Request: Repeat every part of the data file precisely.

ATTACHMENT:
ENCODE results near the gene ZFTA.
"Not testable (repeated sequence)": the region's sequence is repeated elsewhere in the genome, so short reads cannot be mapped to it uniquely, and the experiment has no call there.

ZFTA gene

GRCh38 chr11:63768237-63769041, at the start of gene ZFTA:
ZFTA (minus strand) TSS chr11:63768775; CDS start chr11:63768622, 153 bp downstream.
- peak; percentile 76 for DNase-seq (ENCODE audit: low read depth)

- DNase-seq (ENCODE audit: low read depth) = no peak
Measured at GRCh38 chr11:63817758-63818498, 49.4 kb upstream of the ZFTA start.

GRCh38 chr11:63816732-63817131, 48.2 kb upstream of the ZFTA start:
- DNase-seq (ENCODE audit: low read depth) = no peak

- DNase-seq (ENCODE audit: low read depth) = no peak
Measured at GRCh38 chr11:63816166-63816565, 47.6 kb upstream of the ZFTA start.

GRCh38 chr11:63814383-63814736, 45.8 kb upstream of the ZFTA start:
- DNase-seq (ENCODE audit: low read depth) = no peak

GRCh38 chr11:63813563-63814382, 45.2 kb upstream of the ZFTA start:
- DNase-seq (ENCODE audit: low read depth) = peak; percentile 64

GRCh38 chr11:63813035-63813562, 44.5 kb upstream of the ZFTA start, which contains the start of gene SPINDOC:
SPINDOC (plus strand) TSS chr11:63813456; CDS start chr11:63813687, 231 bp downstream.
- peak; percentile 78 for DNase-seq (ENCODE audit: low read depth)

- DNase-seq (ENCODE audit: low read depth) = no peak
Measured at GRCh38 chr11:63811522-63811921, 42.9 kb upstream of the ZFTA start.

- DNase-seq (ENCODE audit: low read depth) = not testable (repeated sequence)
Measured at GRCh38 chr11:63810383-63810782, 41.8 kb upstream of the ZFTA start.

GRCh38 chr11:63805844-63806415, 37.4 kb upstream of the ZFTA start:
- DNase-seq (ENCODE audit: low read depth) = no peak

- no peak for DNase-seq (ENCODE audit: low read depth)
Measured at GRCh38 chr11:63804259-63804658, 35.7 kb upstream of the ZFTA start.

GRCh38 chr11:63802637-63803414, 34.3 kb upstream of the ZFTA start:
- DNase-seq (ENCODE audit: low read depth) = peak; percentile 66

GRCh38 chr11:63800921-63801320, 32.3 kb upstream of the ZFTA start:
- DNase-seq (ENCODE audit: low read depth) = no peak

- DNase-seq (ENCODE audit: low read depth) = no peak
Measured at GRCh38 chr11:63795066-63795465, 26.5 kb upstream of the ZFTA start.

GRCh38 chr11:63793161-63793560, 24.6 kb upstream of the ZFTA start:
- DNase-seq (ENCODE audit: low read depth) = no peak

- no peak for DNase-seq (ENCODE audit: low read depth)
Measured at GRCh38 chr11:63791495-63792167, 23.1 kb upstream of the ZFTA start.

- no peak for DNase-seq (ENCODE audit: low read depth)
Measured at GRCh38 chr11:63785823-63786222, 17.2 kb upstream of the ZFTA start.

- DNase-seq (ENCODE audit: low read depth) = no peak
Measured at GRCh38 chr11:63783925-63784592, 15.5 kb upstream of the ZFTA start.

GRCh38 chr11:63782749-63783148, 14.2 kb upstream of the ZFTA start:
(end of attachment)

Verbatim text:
ENCODE results near the gene ZFTA.
"Not testable (repeated sequence)": the region's sequence is repeated elsewhere in the genome, so short reads cannot be mapped to it uniquely, and the experiment has no call there.

ZFTA gene

GRCh38 chr11:63768237-63769041, at the start of gene ZFTA:
ZFTA (minus strand) TSS chr11:63768775; CDS start chr11:63768622, 153 bp downstream.
- peak; percentile 76 for DNase-seq (ENCODE audit: low read depth)

- DNase-seq (ENCODE audit: low read depth) = no peak
Measured at GRCh38 chr11:63817758-63818498, 49.4 kb upstream of the ZFTA start.

GRCh38 chr11:63816732-63817131, 48.2 kb upstream of the ZFTA start:
- DNase-seq (ENCODE audit: low read depth) = no peak

- DNase-seq (ENCODE audit: low read depth) = no peak
Measured at GRCh38 chr11:63816166-63816565, 47.6 kb upstream of the ZFTA start.

GRCh38 chr11:63814383-63814736, 45.8 kb upstream of the ZFTA start:
- DNase-seq (ENCODE audit: low read depth) = no peak

GRCh38 chr11:63813563-63814382, 45.2 kb upstream of the ZFTA start:
- DNase-seq (ENCODE audit: low read depth) = peak; percentile 64

GRCh38 chr11:63813035-63813562, 44.5 kb upstream of the ZFTA start, which contains the start of gene SPINDOC:
SPINDOC (plus strand) TSS chr11:63813456; CDS start chr11:63813687, 231 bp downstream.
- peak; percentile 78 for DNase-seq (ENCODE audit: low read depth)

- DNase-seq (ENCODE audit: low read depth) = no peak
Measured at GRCh38 chr11:63811522-63811921, 42.9 kb upstream of the ZFTA start.

- DNase-seq (ENCODE audit: low read depth) = not testable (repeated sequence)
Measured at GRCh38 chr11:63810383-63810782, 41.8 kb upstream of the ZFTA start.

GRCh38 chr11:63805844-63806415, 37.4 kb upstream of the ZFTA start:
- DNase-seq (ENCODE audit: low read depth) = no peak

- no peak for DNase-seq (ENCODE audit: low read depth)
Measured at GRCh38 chr11:63804259-63804658, 35.7 kb upstream of the ZFTA start.

GRCh38 chr11:63802637-63803414, 34.3 kb upstream of the ZFTA start:
- DNase-seq (ENCODE audit: low read depth) = peak; percentile 66

GRCh38 chr11:63800921-63801320, 32.3 kb upstream of the ZFTA start:
- DNase-seq (ENCODE audit: low read depth) = no peak

- DNase-seq (ENCODE audit: low read depth) = no peak
Measured at GRCh38 chr11:63795066-63795465, 26.5 kb upstream of the ZFTA start.

GRCh38 chr11:63793161-63793560, 24.6 kb upstream of the ZFTA start:
- DNase-seq (ENCODE audit: low read depth) = no peak

- no peak for DNase-seq (ENCODE audit: low read depth)
Measured at GRCh38 chr11:63791495-63792167, 23.1 kb upstream of the ZFTA start.

- no peak for DNase-seq (ENCODE audit: low read depth)
Measured at GRCh38 chr11:63785823-63786222, 17.2 kb upstream of the ZFTA start.

- DNase-seq (ENCODE audit: low read depth) = no peak
Measured at GRCh38 chr11:63783925-63784592, 15.5 kb upstream of the ZFTA start.

GRCh38 chr11:63782749-63783148, 14.2 kb upstream of the ZFTA start: